Wednesday, April 23, 2014
Audio Review: The Troop
5 Stars - Highly Recommended / The Next Best Book - this book is felt as much as it is read
Audio CD (uncertain of length)
Publisher: Simon and Schuster Audio
Released: February 2014
If you're familiar with TNBBC, you know I typically don't review the 'big publishers' on this blog. Heck, I don't usually read the big publishers. But in the rare instances where one of their books catch my attention, I have no qualms with taking it up on audio and giving it a listen on my commute to and from work.
When Simon and Schuster initially pitched THE TROOP my way, I couldn't say no. It simply sounded too amazing to pass up. I explained my audio preference and within weeks (due to some issues I was having with the audio downloading from their site onto my pc) their publicist had burned a copy onto CD and shipped it over.
THE TROOP is a slow-burn horror novel that grows in the deepest, darkest parts of your gut. It sneaks up on you from behind, like the villain in a monster movie, tickling the hairs on the back of your neck with its rancid breath, sending horrible shivers down your spine. And the very moment you become aware of its presence is the moment you realize it's already too late...
Think Lord of the Flies meets The Ruins and you'll begin to understand the nightmare that is THE TROOP.
It all begins with five teenaged boys and their scout master, Tim, as they embark on a camping trip out on Prince Edward Island - an uninhabited body of land, complete with a cabin and very little else. At first, the group of boys get along fine, forgiving each other their differences under the friendly guidance of Tim. There's Ephriam and Max, BFF's for as long as they can remember; Kent, one of the most popular kids in school, who enjoys bossing the rest of the group around; Newton, the nerdiest of the bunch; and Shelly, quite possibly the most disturbed. As the boys settle in and prepare for their first night on the island, scout master Tim discovers someone else is there with them - an incredibly thin, incredibly ill, and insatiably hungry man. He knows there is something unnaturally wrong with the unwelcome visitor but is unable to stop himself from offering him help. Bringing the stranger back to the cabin kickstarts what is quite possibly the most mentally tormenting and physically assaulting book I've read in years.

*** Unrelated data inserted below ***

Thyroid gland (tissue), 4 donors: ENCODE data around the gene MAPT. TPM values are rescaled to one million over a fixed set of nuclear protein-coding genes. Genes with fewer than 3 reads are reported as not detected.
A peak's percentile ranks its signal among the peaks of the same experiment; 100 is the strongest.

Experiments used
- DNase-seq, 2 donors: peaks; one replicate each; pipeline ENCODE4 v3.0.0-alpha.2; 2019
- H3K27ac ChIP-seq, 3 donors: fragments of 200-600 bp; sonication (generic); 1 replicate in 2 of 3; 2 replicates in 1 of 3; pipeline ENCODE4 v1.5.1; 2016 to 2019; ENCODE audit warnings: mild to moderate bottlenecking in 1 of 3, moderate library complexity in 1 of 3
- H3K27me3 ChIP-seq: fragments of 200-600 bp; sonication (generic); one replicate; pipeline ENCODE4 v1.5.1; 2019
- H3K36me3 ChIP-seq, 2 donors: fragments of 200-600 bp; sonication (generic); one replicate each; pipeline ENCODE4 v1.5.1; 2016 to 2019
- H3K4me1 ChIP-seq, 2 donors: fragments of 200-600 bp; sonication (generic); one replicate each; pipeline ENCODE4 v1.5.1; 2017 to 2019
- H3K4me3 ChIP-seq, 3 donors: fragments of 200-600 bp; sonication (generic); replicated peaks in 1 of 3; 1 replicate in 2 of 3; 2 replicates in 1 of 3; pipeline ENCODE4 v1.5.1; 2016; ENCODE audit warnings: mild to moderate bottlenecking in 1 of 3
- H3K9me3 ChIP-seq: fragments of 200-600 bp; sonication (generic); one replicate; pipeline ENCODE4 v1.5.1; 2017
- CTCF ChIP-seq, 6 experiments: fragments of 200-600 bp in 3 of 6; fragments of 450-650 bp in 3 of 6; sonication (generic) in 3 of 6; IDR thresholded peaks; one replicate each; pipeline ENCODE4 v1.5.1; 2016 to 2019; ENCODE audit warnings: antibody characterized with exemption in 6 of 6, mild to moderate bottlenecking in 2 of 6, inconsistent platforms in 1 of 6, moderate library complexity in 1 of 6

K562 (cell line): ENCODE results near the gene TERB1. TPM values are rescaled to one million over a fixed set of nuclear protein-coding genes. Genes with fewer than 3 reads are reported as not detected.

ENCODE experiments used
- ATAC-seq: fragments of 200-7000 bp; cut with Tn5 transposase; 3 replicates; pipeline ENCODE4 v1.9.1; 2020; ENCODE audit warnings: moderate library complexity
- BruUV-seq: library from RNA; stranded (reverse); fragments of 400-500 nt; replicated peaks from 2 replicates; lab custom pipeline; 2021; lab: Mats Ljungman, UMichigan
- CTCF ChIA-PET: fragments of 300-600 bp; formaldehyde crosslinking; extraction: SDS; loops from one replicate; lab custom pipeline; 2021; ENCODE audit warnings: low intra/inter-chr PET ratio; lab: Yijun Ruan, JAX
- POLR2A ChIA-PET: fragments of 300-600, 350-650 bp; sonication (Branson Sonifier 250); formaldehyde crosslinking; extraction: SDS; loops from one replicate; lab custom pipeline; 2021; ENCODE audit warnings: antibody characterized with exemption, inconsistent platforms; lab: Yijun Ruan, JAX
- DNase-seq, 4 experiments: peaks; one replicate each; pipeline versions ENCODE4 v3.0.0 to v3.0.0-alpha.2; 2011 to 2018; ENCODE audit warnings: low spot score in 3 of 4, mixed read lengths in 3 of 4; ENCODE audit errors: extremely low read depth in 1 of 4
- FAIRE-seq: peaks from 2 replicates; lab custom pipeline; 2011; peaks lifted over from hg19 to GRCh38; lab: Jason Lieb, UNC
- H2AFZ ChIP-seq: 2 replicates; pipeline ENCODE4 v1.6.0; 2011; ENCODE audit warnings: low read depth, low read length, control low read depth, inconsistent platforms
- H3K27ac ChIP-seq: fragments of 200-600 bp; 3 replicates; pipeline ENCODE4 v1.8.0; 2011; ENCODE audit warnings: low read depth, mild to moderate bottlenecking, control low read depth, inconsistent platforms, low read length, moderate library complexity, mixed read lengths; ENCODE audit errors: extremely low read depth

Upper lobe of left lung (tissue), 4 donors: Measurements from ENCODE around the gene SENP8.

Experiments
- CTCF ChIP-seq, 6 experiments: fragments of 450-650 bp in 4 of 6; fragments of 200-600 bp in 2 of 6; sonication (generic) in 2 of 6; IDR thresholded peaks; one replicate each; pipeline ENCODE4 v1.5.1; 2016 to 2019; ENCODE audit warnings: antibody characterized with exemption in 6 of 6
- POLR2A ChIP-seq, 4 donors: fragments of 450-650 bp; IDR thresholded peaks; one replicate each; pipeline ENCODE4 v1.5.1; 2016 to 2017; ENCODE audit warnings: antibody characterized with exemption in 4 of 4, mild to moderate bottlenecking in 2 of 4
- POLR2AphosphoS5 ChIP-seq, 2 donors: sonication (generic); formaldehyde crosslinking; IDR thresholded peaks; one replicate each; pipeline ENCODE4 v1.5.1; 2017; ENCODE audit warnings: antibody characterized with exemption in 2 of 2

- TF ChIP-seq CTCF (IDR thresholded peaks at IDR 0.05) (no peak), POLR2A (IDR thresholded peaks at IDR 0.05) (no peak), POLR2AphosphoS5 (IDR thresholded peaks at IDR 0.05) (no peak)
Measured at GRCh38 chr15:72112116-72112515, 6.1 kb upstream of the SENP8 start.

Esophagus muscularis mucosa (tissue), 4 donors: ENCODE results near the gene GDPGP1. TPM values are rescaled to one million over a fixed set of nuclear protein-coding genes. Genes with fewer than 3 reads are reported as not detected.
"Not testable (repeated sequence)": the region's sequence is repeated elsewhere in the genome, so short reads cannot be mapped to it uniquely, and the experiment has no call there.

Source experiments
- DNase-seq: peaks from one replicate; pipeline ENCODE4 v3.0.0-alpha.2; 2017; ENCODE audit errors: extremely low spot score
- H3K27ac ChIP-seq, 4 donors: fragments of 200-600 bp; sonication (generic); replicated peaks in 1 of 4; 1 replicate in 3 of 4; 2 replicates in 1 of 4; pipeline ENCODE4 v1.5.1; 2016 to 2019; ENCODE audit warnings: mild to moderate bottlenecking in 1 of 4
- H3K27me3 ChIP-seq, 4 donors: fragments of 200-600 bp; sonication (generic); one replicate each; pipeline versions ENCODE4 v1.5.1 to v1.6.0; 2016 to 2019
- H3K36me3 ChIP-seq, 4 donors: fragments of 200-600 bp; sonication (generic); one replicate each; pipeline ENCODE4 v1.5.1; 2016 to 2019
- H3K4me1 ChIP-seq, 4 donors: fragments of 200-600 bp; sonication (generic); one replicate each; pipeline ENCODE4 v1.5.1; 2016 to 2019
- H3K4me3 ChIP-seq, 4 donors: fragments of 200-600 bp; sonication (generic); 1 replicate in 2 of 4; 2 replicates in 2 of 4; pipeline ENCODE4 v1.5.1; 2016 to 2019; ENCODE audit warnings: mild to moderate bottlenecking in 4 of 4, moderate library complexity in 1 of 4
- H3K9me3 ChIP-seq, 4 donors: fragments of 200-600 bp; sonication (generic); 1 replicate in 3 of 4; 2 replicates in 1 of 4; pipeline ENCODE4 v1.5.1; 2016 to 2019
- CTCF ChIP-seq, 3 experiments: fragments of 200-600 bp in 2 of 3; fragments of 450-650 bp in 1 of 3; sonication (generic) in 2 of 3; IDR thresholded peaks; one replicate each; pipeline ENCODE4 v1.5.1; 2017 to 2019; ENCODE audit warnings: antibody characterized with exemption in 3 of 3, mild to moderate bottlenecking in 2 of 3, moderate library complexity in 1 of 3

As the unwell man infects the troop with the bioengineered horrors his body contains, life on the little island takes a turn towards survival-of-the what? The smartest? The fittest? With no means of escape, the boys begin to quickly turn on each other, and some even turn on themselves.
As I listened to the audio, I found myself driving my car with one hand wrapped around my throat, or covering my mouth, in horrified reaction to what was happening as narrator Corey Brill read Nick Cutter's words aloud. There were even moments where my finger hovered over the pause button, so close to ending the whole ordeal because I didn't think my stomach could handle it, but unable to do it because I had to know what would happen next.
Cutter did a great job of stretching out the tension by interspersing the main story with court hearing transcripts and scientific experiment logs that gave us a peek into the history (and future) of what, exactly, our troop was dealing with.
While not a book for the extremely sensitive or weak-stomached, I highly recommend this novel to anyone who craves a well written, gut wrenching horror story - one that will challenge them, one that will push them to their very limits, and stretch those limits further than they ever thought possible.